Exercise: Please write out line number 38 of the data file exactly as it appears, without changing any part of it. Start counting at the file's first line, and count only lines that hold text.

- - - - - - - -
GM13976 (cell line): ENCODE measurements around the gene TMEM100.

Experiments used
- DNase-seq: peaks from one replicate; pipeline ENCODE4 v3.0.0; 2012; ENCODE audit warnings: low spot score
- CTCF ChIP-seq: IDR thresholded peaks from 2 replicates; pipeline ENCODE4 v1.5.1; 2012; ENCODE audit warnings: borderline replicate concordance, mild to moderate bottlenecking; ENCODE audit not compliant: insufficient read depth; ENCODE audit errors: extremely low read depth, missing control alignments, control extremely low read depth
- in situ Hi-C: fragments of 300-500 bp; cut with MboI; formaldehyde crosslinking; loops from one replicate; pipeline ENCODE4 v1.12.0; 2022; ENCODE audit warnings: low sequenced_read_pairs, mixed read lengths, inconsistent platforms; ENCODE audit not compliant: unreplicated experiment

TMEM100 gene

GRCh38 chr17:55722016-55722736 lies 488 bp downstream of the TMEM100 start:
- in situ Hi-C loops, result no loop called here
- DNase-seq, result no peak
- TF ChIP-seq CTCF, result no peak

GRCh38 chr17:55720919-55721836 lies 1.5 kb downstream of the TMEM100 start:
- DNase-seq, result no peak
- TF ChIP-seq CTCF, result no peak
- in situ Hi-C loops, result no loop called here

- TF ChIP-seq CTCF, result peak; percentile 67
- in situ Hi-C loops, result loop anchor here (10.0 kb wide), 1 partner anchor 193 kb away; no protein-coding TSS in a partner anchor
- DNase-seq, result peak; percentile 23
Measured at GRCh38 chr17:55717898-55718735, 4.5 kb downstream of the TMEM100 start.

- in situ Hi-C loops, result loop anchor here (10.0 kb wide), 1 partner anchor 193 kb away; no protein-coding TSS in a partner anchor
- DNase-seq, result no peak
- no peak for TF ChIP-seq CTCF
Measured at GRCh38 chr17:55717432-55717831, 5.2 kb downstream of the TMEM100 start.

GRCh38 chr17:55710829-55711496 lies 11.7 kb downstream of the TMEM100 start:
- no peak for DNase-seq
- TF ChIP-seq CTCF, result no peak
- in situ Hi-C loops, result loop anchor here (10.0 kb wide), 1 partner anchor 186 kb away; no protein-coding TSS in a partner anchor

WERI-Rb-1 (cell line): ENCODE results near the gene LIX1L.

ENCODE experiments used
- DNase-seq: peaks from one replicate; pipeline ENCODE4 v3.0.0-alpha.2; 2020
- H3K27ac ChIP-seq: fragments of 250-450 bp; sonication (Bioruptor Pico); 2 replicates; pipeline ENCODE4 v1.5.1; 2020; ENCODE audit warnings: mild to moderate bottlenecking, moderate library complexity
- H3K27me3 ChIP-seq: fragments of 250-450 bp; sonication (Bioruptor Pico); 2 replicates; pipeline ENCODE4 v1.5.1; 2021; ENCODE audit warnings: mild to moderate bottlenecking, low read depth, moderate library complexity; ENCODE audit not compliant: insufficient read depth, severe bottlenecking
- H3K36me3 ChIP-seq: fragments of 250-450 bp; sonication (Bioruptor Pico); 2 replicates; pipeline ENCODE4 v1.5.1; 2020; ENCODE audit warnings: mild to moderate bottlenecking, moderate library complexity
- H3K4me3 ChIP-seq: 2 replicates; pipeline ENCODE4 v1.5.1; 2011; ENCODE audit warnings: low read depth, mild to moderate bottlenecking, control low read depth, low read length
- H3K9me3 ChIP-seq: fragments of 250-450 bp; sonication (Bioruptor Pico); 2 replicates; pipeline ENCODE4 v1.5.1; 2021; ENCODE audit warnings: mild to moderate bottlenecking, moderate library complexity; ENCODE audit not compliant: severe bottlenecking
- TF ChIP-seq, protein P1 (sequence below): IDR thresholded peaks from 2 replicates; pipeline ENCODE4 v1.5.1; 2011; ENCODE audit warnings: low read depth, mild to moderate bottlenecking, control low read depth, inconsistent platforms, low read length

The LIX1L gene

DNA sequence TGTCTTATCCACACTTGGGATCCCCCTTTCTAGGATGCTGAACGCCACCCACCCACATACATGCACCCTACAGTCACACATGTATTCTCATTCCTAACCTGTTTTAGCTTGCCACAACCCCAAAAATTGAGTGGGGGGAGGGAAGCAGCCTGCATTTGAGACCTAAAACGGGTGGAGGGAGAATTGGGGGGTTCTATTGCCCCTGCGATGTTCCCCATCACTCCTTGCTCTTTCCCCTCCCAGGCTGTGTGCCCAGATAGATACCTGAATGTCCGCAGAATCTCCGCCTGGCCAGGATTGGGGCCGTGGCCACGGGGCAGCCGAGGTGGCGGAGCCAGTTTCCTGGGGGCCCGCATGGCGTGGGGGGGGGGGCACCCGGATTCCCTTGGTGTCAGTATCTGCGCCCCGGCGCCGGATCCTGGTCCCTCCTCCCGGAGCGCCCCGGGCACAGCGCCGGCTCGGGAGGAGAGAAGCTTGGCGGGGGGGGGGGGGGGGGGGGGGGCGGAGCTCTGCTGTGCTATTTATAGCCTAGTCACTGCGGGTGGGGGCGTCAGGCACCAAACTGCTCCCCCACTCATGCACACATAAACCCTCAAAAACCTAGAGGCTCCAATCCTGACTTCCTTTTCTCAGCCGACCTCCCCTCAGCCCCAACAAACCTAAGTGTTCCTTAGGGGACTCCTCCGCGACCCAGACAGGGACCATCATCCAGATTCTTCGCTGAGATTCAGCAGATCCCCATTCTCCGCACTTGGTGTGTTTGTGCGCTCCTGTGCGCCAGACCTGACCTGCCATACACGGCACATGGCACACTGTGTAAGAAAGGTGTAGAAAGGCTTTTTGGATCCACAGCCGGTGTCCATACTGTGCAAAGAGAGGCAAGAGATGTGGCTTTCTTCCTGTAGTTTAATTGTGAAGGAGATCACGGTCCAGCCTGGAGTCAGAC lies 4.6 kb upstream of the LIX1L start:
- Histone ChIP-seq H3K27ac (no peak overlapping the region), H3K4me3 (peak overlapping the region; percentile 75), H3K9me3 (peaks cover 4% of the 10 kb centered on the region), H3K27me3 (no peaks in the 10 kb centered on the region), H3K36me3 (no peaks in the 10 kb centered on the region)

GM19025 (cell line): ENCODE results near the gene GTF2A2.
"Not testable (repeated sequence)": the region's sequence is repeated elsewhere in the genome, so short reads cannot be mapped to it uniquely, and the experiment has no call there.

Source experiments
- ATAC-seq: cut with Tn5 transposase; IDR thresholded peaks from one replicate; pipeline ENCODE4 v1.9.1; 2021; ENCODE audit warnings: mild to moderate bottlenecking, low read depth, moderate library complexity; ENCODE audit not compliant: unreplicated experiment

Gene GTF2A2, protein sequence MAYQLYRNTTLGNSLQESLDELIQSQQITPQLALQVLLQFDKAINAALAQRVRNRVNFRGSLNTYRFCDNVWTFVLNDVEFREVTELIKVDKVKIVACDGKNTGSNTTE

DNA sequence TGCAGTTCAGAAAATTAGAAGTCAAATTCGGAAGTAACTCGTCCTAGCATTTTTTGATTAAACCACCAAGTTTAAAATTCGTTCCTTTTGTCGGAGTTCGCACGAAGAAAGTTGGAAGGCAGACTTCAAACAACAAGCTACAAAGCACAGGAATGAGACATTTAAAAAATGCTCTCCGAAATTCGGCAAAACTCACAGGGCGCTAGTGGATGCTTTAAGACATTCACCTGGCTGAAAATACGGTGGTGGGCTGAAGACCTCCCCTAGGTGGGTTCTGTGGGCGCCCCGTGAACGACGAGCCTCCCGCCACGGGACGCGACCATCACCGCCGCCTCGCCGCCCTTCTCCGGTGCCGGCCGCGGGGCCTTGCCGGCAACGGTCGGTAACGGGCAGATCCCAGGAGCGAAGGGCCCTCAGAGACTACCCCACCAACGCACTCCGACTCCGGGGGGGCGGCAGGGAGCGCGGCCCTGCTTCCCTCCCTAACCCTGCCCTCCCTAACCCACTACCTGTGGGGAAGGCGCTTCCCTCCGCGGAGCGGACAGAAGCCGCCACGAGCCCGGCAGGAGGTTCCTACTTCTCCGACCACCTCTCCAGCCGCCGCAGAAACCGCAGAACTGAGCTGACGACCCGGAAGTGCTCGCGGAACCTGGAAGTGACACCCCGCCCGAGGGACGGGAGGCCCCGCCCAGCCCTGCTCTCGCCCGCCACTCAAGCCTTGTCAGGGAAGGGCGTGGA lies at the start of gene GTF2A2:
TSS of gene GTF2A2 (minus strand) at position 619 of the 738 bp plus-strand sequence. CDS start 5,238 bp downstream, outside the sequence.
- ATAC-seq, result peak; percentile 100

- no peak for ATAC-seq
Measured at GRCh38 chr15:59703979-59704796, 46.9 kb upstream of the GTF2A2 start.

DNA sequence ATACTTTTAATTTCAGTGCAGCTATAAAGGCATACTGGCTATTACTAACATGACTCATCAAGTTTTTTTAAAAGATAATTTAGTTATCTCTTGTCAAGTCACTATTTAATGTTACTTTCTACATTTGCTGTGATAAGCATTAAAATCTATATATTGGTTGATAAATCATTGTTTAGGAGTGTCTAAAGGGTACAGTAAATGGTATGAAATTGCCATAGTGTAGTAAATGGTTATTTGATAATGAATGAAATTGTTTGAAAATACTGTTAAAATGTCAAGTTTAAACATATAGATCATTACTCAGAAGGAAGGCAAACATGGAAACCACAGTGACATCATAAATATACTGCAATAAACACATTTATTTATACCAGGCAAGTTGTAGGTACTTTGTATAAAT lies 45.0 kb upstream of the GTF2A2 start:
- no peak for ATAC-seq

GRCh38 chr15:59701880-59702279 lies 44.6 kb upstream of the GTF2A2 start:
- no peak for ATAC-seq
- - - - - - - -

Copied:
- Histone ChIP-seq H3K27ac (no peak overlapping the region), H3K4me3 (peak overlapping the region; percentile 75), H3K9me3 (peaks cover 4% of the 10 kb centered on the region), H3K27me3 (no peaks in the 10 kb centered on the region), H3K36me3 (no peaks in the 10 kb centered on the region)